It was a true spectacle at Chanel, complete with a protest and Karl Lagerfeld’s indication he’d rather spread the message on the streets than social media. Running on a campaign message of individuality and being the best you can be (yay!), he sent out groups of girls sporting different segments of the collection’s looks. He also went back to Chanel’s roots, giving tweed a psychedelic update with flowing colors.
Jean-Charles de Castelbajac
Jean-Charles de Castelbajac joined the trend of looking back to project the future. In seeking inspiration for his spring line, he referenced the ’70s and the beginnings of his line, with Farrah Fawcett and Raymond Loewy headlining. Although the silhouettes and his signature colors looked more ’60s, the modern and futuristic effect of the clothes remained on point. Whimsical trompe l’oeil stitching adorned several of the pieces, providing a wearable and playful way to embrace the future.
So what if the stuff wasn’t exactly groundbreaking? These gowns are drop dead gorgeous! Women want to feel beautiful, and Valentin knows how to play up pretty. Aside from his fairytale gowns, Yudashkin took a lighter approach to several looks, giving us every day wearable looks with youth and vigor. Some even bordered on minimalism, like the mint green neoprene dress, which looked so easy to wear that it’s not easy to imagine a horde of tweens requesting it as a gift.
Maria Grazia Chiuri and Pierpaolo Piccioli drew on the themes of Grand Tour, an 18th-century tradition of cultural and geographic exploration of Italy by youth. The results were inspiring, poetic and artistic. Different locations of Italy’s historic past pulled together a solid collection. The show consisted of gentle draping from Rome, strips of pastels reminiscent of Naples streets and an ode to Italy’s beautiful coasts and bodies of water with seaside motifs.
Iris van Herpen
Iris is a master artisan when it comes to sculptural wearables. Her spring collection, titled “Magnetic Motion” unchained fashion into the realm of art, architecture and science. She stated, “motion always is a very important part of my work,” when describing her exploration of the collection’s theme, which included a visit to the European Organization for Nuclear Research. The statement brings to mind her designs for the NYC Ballet Fall Gala in the past, meeting the challenge of a dancer’s free-moving body head on. Iris is an innovator and an avant-garde force.
Japan emerged as a strong point of influence in Sarah Burton’s collection. Clear references to kimonos, brilliant interpretations of cherry blossoms and the discreet aura of Geisha-spirit served as innuendo for quiet and unexpected strength. Running with the theme, Burton enlisted the power of arresting tailoring and exaggerated cuts to unleash the drama. Concealment balanced out with overt sexuality, as seen in her willingness to introduce riqsue cuts with traditional style.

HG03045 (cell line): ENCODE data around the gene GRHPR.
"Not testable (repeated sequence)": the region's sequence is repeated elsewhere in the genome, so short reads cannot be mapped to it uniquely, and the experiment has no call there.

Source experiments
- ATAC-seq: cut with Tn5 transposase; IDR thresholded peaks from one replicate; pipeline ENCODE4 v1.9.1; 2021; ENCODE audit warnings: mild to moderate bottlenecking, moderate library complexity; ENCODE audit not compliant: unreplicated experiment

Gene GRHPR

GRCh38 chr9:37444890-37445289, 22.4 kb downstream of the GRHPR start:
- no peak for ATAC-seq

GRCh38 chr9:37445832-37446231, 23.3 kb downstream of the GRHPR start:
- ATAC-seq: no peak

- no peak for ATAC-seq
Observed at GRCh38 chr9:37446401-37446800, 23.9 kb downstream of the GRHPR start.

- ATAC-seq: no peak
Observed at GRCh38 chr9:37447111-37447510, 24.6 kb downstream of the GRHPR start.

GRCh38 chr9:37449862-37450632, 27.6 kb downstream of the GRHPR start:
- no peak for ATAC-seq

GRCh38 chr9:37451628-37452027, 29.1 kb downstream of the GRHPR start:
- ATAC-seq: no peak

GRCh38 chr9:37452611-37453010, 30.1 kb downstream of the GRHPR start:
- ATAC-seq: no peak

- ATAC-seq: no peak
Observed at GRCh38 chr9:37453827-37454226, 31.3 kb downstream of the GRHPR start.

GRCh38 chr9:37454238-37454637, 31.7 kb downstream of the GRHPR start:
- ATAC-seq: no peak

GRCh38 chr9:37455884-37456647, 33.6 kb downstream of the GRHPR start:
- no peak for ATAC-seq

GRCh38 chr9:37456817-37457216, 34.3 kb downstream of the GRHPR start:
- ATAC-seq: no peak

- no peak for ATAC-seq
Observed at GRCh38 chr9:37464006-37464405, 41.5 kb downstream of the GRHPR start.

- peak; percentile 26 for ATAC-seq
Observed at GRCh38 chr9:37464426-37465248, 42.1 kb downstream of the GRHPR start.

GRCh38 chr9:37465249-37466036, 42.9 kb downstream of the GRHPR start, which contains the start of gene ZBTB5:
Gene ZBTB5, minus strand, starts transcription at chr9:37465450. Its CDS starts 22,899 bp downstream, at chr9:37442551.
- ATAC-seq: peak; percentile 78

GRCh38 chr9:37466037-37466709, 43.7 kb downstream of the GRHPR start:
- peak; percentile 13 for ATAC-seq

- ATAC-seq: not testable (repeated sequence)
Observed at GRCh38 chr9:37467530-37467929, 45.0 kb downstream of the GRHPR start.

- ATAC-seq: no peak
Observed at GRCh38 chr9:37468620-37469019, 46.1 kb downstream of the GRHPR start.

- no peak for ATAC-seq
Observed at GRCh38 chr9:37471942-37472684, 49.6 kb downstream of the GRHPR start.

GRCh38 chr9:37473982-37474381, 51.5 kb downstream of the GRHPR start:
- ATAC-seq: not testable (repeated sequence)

Paul & Joe
Sophie Mechaly, creative director of the line Paul & Joe, tapped into a ’70s understated streetwear vibe when giving her take on the era. Free spirited silhouettes came in mix-and-match prints breezy enough for a seaside escape. Suede, fringe and the obligatory crowned Paul & Joe animal of the season, the barn-owl, added the extra accents that pushed the collection to the next tier.
Jean Touitou cleverly presented Proust’s quote: “Fashion changes, being itself begotten of the desire for change.” Such a strong commitment to change is exactly why Touitou chooses to go against the grain, instead introducing closet essentials. The quiet and well-tailored silhouettes signal timelessness and breaking out of the confines of mere trends.
Sébastien Meyer and Arnaud Vaillant delivered an aptly tailored and constructed line-up of 3D elements in simple silhouettes. Interlocking strips of fabric on dresses and skirt puffed up just slightly enough to arouse attention. A restrained discretion ruled, sure to please the minimalists with a taste for minute details.
Junichi Abe, the creative force behind Kolor, flaunted a sporty lineup in clever hue combinations. Hunter green and navy looked subtle but punchy alongside blue and orange combos. Silhouettes were loose and young.
Paul Kee’s color palette, monochrome brushstroke print and a fluctuating commitment to masculine-feminine balance were Huelle’s sustenance. The designer wasn’t afraid to play around with textures and fabrics, which at first glance seems overwhelming. Adroit tailoring and a hint of understatement makes the pieces very wearable however.
Serge Cajfinger gave clear reference to the mod ’60s in his final collection for Paule Ka. A-line dresses with chain inset details blocking off shapes, raffia strips swinging loosely, and a loose-flowing long gown silhouette all complemented each other with great ease. A simple silhouette of black, white and yellow added to the wearability and non-fussiness.
Punchy colors and short hemlines all wrapped around to serve at the pleasure of the younger customer. Wang Chen Tsai-Hsia kept an underwater scene in mind when designing his spring line. Coral-like accents and shimmering plissé skirts reminisced of sparkling seas.